Bring your tissues to see Thor: Love and Thunder because there’s going to be a depressing death scene.
If there’s one thing that is certain about a Thor movie, it’s that someone important to the God of Thunder will die in a heartbreaking fashion. First, it was his mother, Freyja, killed during a Dark Elf attack during Dark World. Next, Odin turned to golden dust and was scattered by the wind in Ragnarok. The more impactful deaths occurred in Infinity War when Thanos killed Heimdall, Loki, and half of the remaining Asgardians. Don’t forget about Black Widow and Iron Man in Endgame, which Thor was a sizable part of.
Outside 2011’s Thor, death surrounds the Thunder God. Despite the cheerful and happy teaser trailer for Love and Thunder, I wager that Taika Waititi has an unexpected twist planned for the audience. This one could hit harder than all the others.
To whom am I referring? Jane Foster.
JASON AARON’S THOR
My theory comes directly from the pages of writer Jason Aaron’s run on Thor beginning in 2014. We have known for about three years now that Love and Thunder would take heavy inspiration from his take on the characters. If you have read the comics, you will know that Jane briefly dies at the end of that story arc.
It began with Thor losing his magic hammer. In Original Sin #7, Nick Fury whispered, “Gorr was right,” referring to the God Butcher’s assertion that gods are vain, vengeful, and not worthy of worship. It was enough to cause the God of Thunder to drop Mjolnir. His fear and doubt made him unworthy of the Asgardian power, and he was unable to lift his own hammer.
For a time, Mjolnir remained on the moon, waiting for a worthy hand to lift it and claim the powers of the Thunder God. As Thor sought to reclaim his godly worth, a mystery guest grips the hammer and holds it high. It’s common knowledge now that it was Jane Foster, but at the time, it was one of the most intriguing mysteries in Marvel Comics.
Sporting blonde hair and a helmet that concealed most of her face, Jane became Lady Thor, Goddess of Thunder, and she starred in a rebooted Thor series. Meanwhile, Odinson had adopted a giant axe as his weapon of choice in the Unworthy Thor. Bear in mind, it had been revealed that Jane Foster was dying of cancer. While in her Goddess of Thunder form, she was nearly invincible, but her mortal body was being neglected and withering away because the chemotherapy treatments were purged each time Jane transformed.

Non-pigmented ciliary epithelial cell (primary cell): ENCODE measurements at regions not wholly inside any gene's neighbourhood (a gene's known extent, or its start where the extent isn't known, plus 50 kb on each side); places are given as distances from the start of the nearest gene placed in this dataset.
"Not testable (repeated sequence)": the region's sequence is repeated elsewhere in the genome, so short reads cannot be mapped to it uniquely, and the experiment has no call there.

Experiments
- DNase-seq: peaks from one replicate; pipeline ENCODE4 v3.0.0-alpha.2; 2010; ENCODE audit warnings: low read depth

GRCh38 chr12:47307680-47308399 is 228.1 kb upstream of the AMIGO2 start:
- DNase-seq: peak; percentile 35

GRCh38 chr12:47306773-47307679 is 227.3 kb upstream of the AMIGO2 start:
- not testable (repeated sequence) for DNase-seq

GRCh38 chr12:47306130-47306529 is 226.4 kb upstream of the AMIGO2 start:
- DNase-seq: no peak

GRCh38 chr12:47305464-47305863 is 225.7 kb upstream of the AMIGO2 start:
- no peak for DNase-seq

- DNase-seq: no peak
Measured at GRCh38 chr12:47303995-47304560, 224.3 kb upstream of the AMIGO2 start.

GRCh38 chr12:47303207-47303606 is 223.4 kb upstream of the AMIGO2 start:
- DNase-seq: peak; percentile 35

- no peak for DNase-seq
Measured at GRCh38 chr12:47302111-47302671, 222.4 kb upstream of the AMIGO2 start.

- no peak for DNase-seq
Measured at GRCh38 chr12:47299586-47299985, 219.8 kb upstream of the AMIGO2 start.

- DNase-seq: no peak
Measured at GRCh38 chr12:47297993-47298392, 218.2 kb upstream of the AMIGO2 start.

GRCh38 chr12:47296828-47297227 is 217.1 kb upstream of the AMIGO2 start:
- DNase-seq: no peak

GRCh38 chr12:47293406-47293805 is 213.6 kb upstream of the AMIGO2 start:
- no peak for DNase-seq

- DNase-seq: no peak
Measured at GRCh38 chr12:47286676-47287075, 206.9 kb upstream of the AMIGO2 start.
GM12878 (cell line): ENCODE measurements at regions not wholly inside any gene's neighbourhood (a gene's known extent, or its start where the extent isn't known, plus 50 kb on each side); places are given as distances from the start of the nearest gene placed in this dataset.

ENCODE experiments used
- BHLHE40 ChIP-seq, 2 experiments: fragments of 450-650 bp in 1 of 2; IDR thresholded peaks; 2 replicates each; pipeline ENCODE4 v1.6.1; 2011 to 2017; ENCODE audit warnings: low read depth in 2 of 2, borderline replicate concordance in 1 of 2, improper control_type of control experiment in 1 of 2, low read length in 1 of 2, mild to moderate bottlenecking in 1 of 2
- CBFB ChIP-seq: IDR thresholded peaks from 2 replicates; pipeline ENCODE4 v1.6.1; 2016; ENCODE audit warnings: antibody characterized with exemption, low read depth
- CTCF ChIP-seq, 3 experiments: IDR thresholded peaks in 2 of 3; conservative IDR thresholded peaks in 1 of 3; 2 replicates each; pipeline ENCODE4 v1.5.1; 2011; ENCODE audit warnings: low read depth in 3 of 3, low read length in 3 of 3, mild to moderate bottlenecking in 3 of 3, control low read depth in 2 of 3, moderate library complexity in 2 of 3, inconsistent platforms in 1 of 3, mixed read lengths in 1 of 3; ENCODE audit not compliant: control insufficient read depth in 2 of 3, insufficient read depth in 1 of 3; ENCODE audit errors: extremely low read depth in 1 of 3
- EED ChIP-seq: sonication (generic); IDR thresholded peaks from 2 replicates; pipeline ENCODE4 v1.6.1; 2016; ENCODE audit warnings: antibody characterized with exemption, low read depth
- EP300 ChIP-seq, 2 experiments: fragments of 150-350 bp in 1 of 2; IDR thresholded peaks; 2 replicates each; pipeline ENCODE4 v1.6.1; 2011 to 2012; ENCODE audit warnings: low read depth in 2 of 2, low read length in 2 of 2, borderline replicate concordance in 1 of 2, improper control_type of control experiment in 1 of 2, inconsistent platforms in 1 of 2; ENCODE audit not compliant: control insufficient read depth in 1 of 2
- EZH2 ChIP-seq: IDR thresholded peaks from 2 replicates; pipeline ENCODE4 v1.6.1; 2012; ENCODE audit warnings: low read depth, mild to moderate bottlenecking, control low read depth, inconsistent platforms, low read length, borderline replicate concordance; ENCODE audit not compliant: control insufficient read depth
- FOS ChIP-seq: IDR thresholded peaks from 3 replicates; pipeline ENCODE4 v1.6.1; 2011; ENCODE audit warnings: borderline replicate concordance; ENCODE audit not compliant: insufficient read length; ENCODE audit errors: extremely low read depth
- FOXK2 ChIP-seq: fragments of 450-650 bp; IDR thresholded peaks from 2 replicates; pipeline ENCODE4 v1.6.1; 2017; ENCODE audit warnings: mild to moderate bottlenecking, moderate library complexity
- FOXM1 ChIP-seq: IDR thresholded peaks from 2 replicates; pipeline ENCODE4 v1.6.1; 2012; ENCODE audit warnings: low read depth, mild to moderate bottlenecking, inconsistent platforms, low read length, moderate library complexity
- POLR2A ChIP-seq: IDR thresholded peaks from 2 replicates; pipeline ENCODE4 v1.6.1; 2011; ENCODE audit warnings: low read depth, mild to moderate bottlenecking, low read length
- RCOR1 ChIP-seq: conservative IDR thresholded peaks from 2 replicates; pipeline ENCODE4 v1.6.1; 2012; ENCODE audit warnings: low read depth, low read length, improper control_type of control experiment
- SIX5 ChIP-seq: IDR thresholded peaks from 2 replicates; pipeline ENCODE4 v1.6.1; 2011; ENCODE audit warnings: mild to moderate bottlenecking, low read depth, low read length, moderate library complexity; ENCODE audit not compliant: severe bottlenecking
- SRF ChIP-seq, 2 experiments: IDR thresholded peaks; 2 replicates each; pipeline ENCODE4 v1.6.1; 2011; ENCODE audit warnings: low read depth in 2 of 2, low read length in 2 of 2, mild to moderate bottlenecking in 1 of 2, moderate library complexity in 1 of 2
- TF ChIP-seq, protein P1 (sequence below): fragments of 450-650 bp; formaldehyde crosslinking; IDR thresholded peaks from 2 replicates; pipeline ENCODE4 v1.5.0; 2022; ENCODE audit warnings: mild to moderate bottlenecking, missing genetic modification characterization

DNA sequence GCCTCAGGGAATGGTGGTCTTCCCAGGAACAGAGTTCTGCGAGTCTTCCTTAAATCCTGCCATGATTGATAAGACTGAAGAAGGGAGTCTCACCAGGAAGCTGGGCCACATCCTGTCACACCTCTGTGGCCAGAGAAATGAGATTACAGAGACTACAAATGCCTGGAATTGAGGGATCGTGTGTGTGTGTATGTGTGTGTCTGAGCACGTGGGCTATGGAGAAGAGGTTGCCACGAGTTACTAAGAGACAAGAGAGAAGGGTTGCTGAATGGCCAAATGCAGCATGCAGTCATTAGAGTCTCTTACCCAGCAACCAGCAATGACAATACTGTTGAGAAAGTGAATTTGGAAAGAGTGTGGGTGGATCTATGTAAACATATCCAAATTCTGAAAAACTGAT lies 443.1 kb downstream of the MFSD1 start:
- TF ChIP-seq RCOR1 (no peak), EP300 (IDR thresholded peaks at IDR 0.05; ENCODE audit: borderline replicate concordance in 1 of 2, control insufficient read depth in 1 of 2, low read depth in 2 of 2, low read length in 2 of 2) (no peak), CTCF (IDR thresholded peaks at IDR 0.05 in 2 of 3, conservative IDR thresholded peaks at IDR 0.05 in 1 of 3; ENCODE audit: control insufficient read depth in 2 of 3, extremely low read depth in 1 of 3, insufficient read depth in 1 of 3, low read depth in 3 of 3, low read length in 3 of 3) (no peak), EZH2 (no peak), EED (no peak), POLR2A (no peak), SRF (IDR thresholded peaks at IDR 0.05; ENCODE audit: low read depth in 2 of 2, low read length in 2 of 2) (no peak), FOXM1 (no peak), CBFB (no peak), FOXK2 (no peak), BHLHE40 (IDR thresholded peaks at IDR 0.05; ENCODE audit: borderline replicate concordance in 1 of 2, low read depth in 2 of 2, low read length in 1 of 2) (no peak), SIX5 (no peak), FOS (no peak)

At one point, Jane went to Doctor Strange for medical treatment after she refused the Asgardians’ magical cures. She discovered that her cancer was in an advanced stage, and Strange warned her that becoming the Thunder Goddess would kill her. When the god-killing monster, Mangog, threatened Asgard, Jane accepted her fate and transformed one last time to save her friends. After the battle, she reverted back to her mortal form and died in Thor #705.
COMIC BOOK LOGIC
Of course, these are comics, and superheroes don’t stay dead for long. In an effort to save Jane, Thor summoned the God Tempest held within Mjolnir. Coupled with Odin’s magic, they were able to resurrect the former Goddess of Thunder. With a second chance at life, she continued with her chemo treatments, beat cancer, and would eventually become a Valkyrie.
This could all be in line with what Waititi and Kevin Feige have planned for Love and Thunder. The director has been known to inject drama into his projects for an increased emotional impact. Comic fans may have an inkling of where Love and Thunder could be headed, but mainstream audiences would be caught by surprise.
If done correctly, it could make the latest Thor entry as one of Marvel’s best films to date.
Want more Thor?
*Any perceived investment advice is that of the freelance blogger and does not reflect advice on behalf of GoCollect.